The cost for participating in Columbia County Recrea-tion Department activities is rising. Starting Tuesday, fees for animal control services go up, too.
All this is happening as county commissioners prepare for a new budget year with $7 million in spending more than last year.
This begs the question: If taxpayers are already forking over an extra $7 million, why these increases in fees?
Its a valid concern. But rather than be alarmed, most taxpayers should be relieved. After all, the rec department and animal control fees are paid only by the users of those services. That means the increase doesnt hit everyone, as would a property-tax increase.
But more to the point, these fee hikes are certainly justified.
First, the rec department fee. Members of the countys Recreation Advisory Board have heard growing complaints from the parents of kids participating in youth sports: There are too many fund-raisers during the year, and parents feel nickel-and-dimed to death.
What we have done in the past is that we would go out and throughout the year we would do a series of fundraisers to generate money for our budget, says Bobby Waters, the Advisory Board chairman. Several of the parents said, "Why dont I just give you $10, because I end up buying the stuff anyway. We thought that wasnt a bad idea.
Indeed, its a great idea - and the Advisory Board, which raises private funding to help augment Recreation Department activities, has convinced commissioners to tack a $5 surcharge onto the fee for each sport. In return, the Advisory Board will lay off the raffles and candy-bar sales - a huge relief to parents already hit up by their kids who also bring home fundraiser sales from school.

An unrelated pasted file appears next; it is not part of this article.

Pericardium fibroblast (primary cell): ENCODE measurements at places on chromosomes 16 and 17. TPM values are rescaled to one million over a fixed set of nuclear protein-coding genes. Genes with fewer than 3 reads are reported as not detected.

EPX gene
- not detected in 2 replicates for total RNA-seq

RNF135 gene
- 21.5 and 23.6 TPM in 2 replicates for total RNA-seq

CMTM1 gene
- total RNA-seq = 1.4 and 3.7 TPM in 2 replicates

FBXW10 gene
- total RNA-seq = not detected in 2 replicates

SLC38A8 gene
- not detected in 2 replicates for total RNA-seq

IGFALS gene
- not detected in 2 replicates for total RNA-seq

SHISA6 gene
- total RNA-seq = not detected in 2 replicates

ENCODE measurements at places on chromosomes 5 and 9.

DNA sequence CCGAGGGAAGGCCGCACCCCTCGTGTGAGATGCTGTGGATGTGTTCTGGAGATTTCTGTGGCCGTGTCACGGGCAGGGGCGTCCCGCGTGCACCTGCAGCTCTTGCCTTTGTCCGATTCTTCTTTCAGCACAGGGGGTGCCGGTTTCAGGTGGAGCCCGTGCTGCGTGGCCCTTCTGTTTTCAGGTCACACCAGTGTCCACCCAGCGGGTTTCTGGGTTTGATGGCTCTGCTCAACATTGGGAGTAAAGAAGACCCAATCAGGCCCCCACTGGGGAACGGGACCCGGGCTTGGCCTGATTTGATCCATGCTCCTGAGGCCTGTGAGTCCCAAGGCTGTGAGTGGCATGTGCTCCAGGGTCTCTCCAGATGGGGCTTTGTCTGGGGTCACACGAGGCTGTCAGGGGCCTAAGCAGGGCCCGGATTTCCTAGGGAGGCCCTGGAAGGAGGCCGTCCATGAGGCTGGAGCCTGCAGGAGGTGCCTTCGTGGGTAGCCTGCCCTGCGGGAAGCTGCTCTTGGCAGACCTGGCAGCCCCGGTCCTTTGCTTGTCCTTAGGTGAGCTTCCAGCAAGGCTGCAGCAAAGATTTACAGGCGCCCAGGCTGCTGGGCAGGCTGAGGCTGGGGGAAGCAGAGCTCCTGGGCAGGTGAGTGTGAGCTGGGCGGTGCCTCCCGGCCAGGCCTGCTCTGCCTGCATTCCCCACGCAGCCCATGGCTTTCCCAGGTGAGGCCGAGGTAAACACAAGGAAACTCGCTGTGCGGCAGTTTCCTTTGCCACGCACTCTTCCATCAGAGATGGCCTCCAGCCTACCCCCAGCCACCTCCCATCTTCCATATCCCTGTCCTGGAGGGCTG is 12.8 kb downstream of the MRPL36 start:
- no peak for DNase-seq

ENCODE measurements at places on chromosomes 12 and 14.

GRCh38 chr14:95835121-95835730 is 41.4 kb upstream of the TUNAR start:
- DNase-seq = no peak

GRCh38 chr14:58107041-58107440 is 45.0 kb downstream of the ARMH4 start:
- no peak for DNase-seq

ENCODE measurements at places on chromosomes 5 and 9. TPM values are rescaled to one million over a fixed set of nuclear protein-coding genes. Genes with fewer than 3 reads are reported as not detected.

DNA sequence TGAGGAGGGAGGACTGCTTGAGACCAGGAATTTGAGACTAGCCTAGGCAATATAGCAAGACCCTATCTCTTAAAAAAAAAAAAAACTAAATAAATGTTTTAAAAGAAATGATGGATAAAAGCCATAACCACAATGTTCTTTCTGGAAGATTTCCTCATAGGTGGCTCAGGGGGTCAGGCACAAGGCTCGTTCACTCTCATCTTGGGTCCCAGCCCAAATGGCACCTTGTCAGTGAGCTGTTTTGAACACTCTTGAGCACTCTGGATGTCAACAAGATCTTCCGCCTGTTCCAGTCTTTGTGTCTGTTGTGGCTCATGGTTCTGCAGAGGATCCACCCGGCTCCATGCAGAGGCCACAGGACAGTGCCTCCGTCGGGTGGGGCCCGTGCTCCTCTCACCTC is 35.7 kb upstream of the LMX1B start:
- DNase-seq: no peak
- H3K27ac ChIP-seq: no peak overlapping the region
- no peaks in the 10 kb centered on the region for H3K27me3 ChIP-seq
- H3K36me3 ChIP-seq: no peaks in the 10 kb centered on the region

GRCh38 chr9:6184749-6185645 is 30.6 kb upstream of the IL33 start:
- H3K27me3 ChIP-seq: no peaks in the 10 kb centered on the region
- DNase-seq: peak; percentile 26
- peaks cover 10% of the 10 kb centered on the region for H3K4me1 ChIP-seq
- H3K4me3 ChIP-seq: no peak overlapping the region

Down the road at Animal Care and Control, the fees also are going up. Were not raising them a lot, says Emergency Services Division Director Pam Tucker. Were very reasonable.
Virtually all of the fees for the facility are rising - with the ones punishing pet-owner irresponsibility increasing the most. The quarantine fee for bite cases goes to $150, up from $100; the fee for putting vicious animals to sleep goes to $50, up from $35.
One area of concern, however, is that the fee for turning over unwanted animals to the facility also rises - to $25, up from $20, with a $2 hike - from $3 to $5 - for each additional animal. As this fee rises, more animals are simply abandoned - which creates tremendous problems of strays, especially in the countys rural areas.
Even so, the increases will help provide more money to improve services for pet owners, and for those who would like to adopt. Restructuring the fees helps ensure more of the costs are borne by those users rather than by all taxpayers.
Though the countys overall budget is rising this year, then, those taxpayers should at least be relieved: Without these fee increases, it could have been worse - and they could have been forced to buy candy bars and raffle tickets, too!
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